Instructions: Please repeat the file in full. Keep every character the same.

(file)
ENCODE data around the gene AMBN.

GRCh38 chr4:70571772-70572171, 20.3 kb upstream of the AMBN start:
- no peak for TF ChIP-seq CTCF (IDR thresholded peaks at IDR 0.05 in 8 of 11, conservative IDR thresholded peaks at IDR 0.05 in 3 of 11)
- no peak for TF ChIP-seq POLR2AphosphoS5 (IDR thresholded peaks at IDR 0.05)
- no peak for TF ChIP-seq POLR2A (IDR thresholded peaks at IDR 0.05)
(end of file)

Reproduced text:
ENCODE data around the gene AMBN.

GRCh38 chr4:70571772-70572171, 20.3 kb upstream of the AMBN start:
- no peak for TF ChIP-seq CTCF (IDR thresholded peaks at IDR 0.05 in 8 of 11, conservative IDR thresholded peaks at IDR 0.05 in 3 of 11)
- no peak for TF ChIP-seq POLR2AphosphoS5 (IDR thresholded peaks at IDR 0.05)
- no peak for TF ChIP-seq POLR2A (IDR thresholded peaks at IDR 0.05)